Online holiday booking to get new protections


HOLIDAYMAKERS who book trips on the internet will get new protections so they are not left stranded abroad or lose money if their travel firm goes bust.

In a sign of the UK government’s commitment to helping consumers and ensuring people get the same protections online as on the High Street, the first Bill to be debated in the Commons since the Queen’s Speech will give more holidaymakers coverage under the ATOL protection scheme.

The new legislation will ensure ATOL protection extends to passengers who book flights, hotels or car hire that are not sold as package holidays.

The move will cover a gap in the growing internet travel market by bringing up standards to those expected on the High Street.

From 2018, when holidaymakers book a flight and are then directed by the airline to a separate company to book accommodation within 24 hours, the holiday will be covered by a government protection scheme.

ATOL was set up to protect consumers against travel companies going bust.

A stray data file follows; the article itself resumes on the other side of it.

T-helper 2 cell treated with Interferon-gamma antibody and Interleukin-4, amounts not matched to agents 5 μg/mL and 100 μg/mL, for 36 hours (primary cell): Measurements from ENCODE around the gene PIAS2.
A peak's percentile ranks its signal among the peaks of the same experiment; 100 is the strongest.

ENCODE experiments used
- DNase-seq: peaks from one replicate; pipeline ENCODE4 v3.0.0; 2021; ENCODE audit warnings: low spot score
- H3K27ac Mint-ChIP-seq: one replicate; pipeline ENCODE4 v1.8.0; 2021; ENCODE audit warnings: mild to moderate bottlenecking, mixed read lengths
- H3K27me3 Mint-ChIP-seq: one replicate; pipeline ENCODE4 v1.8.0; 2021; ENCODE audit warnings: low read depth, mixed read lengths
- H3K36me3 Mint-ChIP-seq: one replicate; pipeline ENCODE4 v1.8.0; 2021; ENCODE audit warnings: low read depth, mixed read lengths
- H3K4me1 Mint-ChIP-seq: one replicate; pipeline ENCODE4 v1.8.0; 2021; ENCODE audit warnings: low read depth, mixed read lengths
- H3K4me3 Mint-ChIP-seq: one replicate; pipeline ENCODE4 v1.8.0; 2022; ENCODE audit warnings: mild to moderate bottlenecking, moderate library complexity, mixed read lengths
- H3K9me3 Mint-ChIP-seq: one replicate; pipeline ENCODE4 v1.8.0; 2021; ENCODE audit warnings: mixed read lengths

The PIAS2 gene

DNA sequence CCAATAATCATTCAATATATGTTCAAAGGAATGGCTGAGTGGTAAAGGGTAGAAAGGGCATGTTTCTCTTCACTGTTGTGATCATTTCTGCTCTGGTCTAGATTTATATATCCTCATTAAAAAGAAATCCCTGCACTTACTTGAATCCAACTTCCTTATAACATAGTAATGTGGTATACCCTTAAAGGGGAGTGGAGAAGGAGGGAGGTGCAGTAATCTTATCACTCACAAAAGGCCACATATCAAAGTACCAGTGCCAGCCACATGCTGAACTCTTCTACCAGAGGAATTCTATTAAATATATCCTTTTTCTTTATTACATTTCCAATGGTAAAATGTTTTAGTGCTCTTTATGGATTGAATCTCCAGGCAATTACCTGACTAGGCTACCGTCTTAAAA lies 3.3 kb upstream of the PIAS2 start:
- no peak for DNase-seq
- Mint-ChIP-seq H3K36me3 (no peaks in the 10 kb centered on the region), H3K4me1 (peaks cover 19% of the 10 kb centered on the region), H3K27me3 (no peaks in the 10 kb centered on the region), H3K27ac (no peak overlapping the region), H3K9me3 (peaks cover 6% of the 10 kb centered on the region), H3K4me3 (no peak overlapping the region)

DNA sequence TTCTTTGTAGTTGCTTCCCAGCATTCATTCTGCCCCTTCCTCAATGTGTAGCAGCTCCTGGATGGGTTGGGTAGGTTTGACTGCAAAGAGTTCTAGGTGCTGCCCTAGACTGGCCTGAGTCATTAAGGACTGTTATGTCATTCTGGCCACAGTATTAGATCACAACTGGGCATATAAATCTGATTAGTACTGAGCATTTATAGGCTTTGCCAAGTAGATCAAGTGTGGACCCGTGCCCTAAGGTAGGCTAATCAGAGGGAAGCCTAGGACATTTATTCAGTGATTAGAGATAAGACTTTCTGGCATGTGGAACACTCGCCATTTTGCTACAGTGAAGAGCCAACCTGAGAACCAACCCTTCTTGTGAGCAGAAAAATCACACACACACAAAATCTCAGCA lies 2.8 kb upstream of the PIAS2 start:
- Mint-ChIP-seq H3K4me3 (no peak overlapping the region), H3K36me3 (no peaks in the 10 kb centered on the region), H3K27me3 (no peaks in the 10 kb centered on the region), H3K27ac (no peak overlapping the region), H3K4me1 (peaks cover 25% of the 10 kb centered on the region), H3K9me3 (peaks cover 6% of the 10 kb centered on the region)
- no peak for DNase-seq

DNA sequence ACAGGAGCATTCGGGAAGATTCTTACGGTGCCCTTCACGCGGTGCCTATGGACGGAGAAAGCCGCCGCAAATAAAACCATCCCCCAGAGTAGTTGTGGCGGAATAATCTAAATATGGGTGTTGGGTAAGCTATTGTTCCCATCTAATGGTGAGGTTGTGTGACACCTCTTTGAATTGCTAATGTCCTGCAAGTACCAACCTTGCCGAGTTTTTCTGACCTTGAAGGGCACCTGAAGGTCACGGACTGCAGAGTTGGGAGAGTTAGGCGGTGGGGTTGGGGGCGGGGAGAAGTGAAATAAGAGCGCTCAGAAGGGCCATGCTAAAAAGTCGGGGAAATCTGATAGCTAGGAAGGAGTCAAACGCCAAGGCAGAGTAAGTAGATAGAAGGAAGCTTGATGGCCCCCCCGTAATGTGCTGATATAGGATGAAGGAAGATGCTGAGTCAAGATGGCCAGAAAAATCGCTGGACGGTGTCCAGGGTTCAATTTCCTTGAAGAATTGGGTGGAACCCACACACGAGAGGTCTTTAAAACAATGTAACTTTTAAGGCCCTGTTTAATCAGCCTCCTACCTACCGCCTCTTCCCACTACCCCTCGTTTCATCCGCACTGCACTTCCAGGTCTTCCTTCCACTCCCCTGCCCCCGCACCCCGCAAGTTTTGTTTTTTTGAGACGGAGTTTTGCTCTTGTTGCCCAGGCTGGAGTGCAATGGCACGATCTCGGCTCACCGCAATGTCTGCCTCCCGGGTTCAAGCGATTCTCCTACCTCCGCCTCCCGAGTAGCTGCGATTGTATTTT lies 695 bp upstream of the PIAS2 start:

By law, all companies selling package holidays which include a flight must pay into a pot that can refund people who lose their holidays or, if needs be, bring them home if they are abroad when a company folds.

Announcing the measures, Prime Minister Theresa May said: “This government is committed to making our country fairer by ensuring consumers have the protections they deserve both online and offline.

“Whether you book a well-earned getaway on the internet or the High Street should not make a difference to knowing you won’t be stranded or left out-of-pocket if something goes wrong.”

The ATOL Bill had its second reading in Parliament on Monday and is the first step in delivering a programme of improvements to the ATOL scheme.

The measures in the Bill ensure that government has the ability to set up appropriate protection that is flexible enough to handle the modern travel industry, by allowing the government to set up separate funds for different types of holiday product and booking method.

The changes recognise that today there are many different ways in which people book travel and holidays, and the government want to ensure that the right support is there for them if things go wrong.

It will also make it easier for UK businesses to sell air holidays across the EU, as they could offer consumers in Europe the same protection and peace of mind they offer in the UK.